300 Wellington Street East, Aurora, ON L4G 1J5 I (905) 727-7043

When You Sleep (and snore, and grind your teeth)

January 22, 2019


There’s a lot that goes on when a person goes to bed and falls asleep. We know that sleep is good for our health, and we know that it impacts our moods, hormone levels and weight. Otherwise most of us have no idea what the body gets up to while we’re at rest. Much of what goes on is positive, but there are many sleep disorders that can have a negative impact on our health.

Common Sleep disorders

Sleep disorders are common across much of the population. One that is particularly prevalent, and can have a serious impact on the health of the body, is sleep apnea. Sleep apnea is when nighttime breathing becomes shallow, and stops for a moment before resuming, often with a loud snort or jerk.

Types of Sleep Apnea

There are main types of sleep apnea, including:

Obstructive sleep apnea

the disorder’s most common form occurs when throat muscles relax and the airway becomes partially obstructed, making it harder to draw air into the lungs.

Central sleep apnea

this less common variation happens when your brain doesn't send proper signals to the muscles that control breathing.

Complex sleep apnea syndrome

this most dangerous form of the disorder, also known as treatment-emergent central sleep apnea, occurs when symptoms pair signs of obstructive sleep apnea and central sleep apnea.

Sleep Apnea Symptoms

Individuals experience sleep apnea symptoms for themselves, or have them reported by a partner or housemate:

  • Loud snoring
  • Gasping for air during sleep
  • Awakening with a dry mouth
  • Morning headache
  • Difficulty sleeping (insomnia)
  • Excessive daytime sleepiness (hypersomnia)
  • Inattentiveness
  • Irritability


Snoring during sleep may be a sign of obstructive sleep apnea. While not proof of the disorder, persistent loud snoring is a convincing signal. Snoring happens when air moving through the airway during sleep is obstructed, causing the respiratory structures to vibrate. Snoring is sometimes soft and gentle, but in most cases it's loud and unpleasant. If a partner or housemate insists that your snoring is particularly bad, get checked out by your doctor.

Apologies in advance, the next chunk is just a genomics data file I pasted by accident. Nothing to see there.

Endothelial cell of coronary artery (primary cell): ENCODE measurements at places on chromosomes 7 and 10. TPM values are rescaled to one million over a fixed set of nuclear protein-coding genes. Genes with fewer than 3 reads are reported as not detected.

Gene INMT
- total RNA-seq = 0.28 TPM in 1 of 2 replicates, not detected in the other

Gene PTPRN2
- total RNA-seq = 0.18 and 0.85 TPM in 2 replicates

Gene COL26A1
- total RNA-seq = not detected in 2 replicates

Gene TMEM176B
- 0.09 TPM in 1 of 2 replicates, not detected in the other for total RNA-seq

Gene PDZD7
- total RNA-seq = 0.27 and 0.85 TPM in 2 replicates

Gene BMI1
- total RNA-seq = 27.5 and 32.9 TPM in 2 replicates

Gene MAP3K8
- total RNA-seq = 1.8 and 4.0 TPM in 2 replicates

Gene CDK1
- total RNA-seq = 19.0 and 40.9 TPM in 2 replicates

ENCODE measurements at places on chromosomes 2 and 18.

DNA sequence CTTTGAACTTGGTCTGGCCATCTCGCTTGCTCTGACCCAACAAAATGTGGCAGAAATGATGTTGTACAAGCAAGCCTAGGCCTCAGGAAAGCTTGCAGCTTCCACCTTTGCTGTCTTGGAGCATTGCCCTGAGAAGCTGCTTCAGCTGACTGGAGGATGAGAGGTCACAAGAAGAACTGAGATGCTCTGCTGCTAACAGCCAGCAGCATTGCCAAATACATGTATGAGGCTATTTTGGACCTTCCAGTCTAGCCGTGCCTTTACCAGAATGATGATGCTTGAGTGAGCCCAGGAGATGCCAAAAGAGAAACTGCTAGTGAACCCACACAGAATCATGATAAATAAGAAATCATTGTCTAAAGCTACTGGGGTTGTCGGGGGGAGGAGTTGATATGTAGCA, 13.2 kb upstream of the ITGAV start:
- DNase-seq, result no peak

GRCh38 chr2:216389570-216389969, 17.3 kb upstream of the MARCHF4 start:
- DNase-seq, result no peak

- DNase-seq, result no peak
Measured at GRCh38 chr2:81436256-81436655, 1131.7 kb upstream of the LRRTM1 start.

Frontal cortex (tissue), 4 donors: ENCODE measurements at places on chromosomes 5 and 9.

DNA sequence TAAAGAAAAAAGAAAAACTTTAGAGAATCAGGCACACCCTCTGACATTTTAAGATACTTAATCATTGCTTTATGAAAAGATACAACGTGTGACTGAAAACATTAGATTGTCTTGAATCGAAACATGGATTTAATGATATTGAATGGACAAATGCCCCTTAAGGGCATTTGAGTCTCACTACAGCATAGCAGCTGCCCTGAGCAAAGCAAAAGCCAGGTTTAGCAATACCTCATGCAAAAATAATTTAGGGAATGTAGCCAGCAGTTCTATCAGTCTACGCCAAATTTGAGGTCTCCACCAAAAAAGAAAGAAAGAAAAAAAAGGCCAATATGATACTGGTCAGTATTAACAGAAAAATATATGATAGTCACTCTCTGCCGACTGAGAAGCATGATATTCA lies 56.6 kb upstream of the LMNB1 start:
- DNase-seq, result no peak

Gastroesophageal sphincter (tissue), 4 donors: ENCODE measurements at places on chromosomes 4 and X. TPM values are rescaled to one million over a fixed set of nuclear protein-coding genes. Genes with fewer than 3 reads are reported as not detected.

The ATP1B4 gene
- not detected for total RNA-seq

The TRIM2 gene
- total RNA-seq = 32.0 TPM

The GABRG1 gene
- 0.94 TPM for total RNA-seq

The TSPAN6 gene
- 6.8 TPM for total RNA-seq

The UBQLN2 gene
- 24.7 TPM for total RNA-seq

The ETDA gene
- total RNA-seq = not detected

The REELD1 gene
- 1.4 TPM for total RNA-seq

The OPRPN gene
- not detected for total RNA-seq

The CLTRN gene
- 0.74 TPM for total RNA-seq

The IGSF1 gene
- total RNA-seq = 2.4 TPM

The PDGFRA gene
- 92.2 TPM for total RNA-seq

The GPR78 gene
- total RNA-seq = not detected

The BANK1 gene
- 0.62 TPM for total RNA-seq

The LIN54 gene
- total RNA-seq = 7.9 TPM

Bruxing (Bruxism)

Bruxing, a symptom of bruxism, is when we grind our teeth together. Bruxism is most prevalent with adults at night, though as we age we’re more likely to brux during the day. Bruxism is another common disorder, with up to 30% of the entire population grinding their teeth chronically at some point in their lives. The problem with bruxism? Our muscles of mastication (chewing muscles) can exert as much as 250 lbs per square inch of pressure when clenched. This makes for wear on the teeth that can lead to tooth sensitivity, gummy smiles (tooth recession), root canals and in severe cases, tooth loss (as you can see in the case below). Worse still, because bruxing often happens while we sleep, there isn’t much we can do to control it. Patients with severe bruxism must wear a night guard to protect against tooth wear. Otherwise, rehabilitating and restoring severely worn teeth is complicated and costly. Below is an example of a worn case that was treated in our office. Although treatment can be done, it’s much easier to prevent than treat. Ok, fine, we know about a few sleep disorders, but what’s the hook?

The Link Between Sleep Disorders

Research shows a relationship between momentary microarousals at night. These are caused by low amounts of oxygen getting to the brain (i.e. sleep apnea and snoring), and periods of night time grinding (i.e. bruxism). The latter occurs because of spasms in the muscles of mastication that move the jaw forward in a subconscious attempt to open the airway to deliver more oxygen to the brain. Knowing that you may brux at night (waking up with a tight, sore jaw), and being aware of potential sleep apnea symptoms (snoring, among other primary symptoms) can point to a serious problem. If you aren’t sure whether you brux or not, ask your dentist. He or she can look at the wear patterns your teeth, and let you know if bruxism is a possibility. If you snore at night, ask your doctor to refer you to a sleep clinic so that you can rule out sleep apnea. Paired together, sleep apnea and bruxism can be far more serious than a bit of tooth wear. Being intentional about self monitoring for symptoms of these disorders (as well as accepting a bit of criticism on your nighttime habits) may have a very real impact on your health.




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Aurora, ON L4G 1J5


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